tyler-scratching-stellas-ears-christmascamp2003She was about three inches shorter than the rest of the herd, and a little more drafty. To be honest, a lot draftier and about 250 pounds overweight. But, she was gentle, accepting of our riders, and eager to please.

A therapeutic horse has a big responsibility. The horse has to be able to accept riders with anxieties, or no balance, or sudden outbursts without reacting. It really goes against what we know about the fight or flight instinct that every horse possesses.

One of Stella’s first riders was a young boy who was terrified of moving on the horse. He would mount up, but his anxiety was so high, that it took almost the whole class to get him to walk two or three steps. Stella stood, and stood, and stood, barely moving her muscles so he wouldn’t panic. And when she did move, it was a small step.

Another rider came for her first “try” at riding and did not want to get on. So we brushed, Samantha demonstrates riding bareback on Stellaand brushed, and then brushed some more. Finally, the very young girl got on and took a stroll around the arena. Decided she liked it and rode for the next six years – strengthening her core, balance, and muscles. This same young girl could not ride a bicycle. After a few years of riding, she not only could ride, but eventually was able to do 25 mile rides to raise money to cure Juvenile Diabetes. Thanks Stella!

My husband swore Stella tiptoed around the arena whenever we had a more fragile child on her back. She was so totally aware of the passengers she was carrying.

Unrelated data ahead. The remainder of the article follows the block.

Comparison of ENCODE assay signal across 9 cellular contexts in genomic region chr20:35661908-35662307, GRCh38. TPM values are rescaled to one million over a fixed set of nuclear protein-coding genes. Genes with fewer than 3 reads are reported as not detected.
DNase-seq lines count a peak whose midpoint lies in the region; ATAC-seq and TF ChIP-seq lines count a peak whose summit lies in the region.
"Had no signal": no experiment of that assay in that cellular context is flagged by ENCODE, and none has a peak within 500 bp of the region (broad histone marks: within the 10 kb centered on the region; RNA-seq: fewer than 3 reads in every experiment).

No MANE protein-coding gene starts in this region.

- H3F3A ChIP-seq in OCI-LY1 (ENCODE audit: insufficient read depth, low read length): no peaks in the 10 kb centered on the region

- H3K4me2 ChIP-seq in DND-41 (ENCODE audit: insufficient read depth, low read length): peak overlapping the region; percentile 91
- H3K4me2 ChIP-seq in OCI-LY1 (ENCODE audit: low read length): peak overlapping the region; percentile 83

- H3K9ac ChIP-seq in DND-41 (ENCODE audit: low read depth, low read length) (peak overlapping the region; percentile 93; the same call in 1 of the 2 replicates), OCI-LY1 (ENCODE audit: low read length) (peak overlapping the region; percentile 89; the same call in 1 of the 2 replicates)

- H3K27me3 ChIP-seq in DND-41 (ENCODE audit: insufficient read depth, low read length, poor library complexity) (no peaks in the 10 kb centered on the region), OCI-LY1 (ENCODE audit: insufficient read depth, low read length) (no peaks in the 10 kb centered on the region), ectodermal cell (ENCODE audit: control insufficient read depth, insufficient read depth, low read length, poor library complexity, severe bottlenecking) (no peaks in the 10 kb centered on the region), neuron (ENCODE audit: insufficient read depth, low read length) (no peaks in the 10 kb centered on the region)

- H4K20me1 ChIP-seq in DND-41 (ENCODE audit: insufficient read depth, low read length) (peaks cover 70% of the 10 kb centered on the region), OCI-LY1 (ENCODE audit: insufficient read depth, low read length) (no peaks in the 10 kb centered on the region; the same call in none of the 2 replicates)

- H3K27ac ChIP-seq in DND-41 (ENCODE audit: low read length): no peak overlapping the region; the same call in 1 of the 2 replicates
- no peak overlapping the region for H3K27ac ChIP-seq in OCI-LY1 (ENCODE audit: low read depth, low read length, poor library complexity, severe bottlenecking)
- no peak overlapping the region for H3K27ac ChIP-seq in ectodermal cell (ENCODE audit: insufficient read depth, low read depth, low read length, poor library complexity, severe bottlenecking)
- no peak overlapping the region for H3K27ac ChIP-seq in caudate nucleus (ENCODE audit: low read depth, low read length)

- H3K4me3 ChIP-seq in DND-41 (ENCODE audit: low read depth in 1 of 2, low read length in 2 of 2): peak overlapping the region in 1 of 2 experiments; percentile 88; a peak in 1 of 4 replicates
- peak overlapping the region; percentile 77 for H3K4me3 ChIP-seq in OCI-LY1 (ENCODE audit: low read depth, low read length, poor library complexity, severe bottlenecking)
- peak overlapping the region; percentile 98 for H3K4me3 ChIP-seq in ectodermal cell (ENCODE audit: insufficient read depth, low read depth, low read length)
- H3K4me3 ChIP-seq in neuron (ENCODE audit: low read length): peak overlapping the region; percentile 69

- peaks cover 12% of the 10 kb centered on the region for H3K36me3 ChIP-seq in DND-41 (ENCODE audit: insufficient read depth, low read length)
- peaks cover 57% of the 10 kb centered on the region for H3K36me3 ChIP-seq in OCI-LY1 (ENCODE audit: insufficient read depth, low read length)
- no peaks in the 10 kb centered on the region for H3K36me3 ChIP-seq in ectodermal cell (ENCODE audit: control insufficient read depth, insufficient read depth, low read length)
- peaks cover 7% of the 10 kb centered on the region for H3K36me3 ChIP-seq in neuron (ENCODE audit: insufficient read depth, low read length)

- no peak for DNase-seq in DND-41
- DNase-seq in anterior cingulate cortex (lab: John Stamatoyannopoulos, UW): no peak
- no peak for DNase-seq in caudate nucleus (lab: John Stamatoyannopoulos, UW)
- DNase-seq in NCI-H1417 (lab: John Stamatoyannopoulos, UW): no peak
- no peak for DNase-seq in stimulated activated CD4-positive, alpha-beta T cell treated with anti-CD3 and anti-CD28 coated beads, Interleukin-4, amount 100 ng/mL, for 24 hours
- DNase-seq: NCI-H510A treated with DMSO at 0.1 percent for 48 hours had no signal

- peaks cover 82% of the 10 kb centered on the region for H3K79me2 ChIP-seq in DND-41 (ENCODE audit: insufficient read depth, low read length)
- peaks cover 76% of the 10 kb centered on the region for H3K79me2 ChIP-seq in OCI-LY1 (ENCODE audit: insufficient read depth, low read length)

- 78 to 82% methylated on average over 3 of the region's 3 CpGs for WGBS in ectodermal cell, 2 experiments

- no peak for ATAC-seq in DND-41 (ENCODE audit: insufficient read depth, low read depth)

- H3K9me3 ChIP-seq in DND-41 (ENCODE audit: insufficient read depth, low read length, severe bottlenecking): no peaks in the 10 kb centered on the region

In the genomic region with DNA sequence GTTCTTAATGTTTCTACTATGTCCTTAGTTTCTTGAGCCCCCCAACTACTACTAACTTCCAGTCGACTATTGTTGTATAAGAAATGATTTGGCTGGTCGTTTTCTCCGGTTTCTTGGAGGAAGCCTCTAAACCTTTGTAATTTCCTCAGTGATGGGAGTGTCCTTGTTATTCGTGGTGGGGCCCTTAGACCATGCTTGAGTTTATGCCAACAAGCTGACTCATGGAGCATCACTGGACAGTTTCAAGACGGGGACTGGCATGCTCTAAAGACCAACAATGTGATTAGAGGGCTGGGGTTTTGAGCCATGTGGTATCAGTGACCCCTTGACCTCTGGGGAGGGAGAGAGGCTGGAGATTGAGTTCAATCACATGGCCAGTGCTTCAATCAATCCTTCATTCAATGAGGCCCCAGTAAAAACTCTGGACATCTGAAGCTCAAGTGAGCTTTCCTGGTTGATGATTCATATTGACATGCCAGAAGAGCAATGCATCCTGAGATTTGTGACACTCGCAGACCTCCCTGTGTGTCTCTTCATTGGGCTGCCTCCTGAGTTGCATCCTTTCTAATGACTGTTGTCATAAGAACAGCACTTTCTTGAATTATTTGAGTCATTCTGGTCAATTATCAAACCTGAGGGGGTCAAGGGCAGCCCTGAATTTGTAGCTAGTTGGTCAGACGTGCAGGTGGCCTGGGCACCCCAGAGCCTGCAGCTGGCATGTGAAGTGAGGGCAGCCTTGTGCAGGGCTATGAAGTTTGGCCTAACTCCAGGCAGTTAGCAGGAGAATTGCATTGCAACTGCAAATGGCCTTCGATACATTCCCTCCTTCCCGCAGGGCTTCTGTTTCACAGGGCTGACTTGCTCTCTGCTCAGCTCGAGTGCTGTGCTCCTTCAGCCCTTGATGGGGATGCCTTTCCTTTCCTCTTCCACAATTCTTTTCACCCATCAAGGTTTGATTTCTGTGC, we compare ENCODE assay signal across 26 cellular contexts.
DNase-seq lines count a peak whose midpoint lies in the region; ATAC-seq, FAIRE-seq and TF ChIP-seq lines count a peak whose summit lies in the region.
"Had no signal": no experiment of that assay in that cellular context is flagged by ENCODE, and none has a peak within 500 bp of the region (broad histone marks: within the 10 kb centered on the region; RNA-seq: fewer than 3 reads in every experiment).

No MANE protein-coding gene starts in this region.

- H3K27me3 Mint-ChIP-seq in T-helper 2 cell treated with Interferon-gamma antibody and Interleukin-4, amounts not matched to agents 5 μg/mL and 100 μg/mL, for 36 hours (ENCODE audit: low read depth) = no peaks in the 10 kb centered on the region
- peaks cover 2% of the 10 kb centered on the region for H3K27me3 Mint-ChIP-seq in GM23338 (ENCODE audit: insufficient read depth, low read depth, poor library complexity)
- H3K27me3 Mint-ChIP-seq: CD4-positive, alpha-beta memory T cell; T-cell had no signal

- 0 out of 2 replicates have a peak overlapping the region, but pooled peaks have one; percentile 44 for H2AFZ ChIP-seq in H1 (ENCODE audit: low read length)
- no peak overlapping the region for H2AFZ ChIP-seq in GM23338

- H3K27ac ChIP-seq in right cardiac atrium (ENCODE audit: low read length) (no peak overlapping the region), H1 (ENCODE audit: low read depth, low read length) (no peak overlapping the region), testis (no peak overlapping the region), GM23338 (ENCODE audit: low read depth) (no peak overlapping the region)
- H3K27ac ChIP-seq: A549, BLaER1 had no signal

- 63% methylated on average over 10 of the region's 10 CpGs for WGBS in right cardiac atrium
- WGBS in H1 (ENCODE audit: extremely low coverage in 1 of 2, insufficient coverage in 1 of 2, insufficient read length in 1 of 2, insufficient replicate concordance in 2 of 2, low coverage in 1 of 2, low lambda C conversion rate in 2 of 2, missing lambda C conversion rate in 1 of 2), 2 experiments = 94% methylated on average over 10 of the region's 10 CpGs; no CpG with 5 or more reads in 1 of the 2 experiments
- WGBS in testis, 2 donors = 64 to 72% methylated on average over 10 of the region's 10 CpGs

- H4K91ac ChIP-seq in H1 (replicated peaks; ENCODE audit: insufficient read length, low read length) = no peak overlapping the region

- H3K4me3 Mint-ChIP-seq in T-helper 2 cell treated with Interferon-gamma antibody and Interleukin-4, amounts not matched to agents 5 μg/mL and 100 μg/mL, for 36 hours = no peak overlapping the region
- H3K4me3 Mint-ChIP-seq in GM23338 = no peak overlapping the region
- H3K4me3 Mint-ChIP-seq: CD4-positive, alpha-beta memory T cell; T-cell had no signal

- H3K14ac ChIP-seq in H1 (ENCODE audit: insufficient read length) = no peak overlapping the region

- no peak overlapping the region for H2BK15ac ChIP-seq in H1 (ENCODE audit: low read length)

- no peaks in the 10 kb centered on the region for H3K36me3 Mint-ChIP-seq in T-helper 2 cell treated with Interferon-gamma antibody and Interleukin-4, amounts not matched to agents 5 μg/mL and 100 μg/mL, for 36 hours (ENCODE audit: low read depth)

The diagnosis

One of the things that I noticed early on with Stella was her lack of energy. Yes, she was calm and easy-going with the riders, but, it seemed that she was run out of energy and drag around the arena before the day’s lessons were completed. I wasn’t sure if it was her weight, diet, or something else. But, she appeared healthy and the vet didn’t seem over concerned.

Quinn uses the surcingle in his riding class.About four years later we lost a young horse and discovered she had Equine Polysaccharide Storage Myopathy (EPSM). We did our due diligence and had our entire herd tested for this disease. Stella came back positive. The horse we lost was 8 years old, Stella was 18! We worked with our vet and put Stella on a diet that would, at best, keep this disease in check.

Within a week Stella’s energy level changed. She did not drag herself around the arena and was eager to trot with the riders who were capable. I was concerned that her new energy level would change the way she handled our therapeutic riders – but it did not. She was definitely a steady-Eddie for our youngest and more fragile riders.

The last few years

I always felt that if a horse reached 25 years, every day after that is a blessing. A few years ago we had a winter of non-stop below zero weather. We do not stall our horses and I was concerned that we would lose Stella in the brutal winter. But her thick golden coat kept her warm enough.

Stella's last lesson.Then, two years ago she started losing weight. Our vet suggested feeding her separately and offer second cutting hay instead of first. She regained her weight and muscle in a very short period of time. Sometimes we think she enjoyed her special treatment. Nickering to us when we came into the barn as if to say, “I’m ready for breakfast, let me in!” We could open the door and she would go to “her” eating stall automatically – no lead line required.

But last fall, probably November, I noticed that although she still enjoyed coming to the arena for lessons, she was not willing to trot her young, light riders. She was definitely slowing down – not dragging – but a little slower than normal.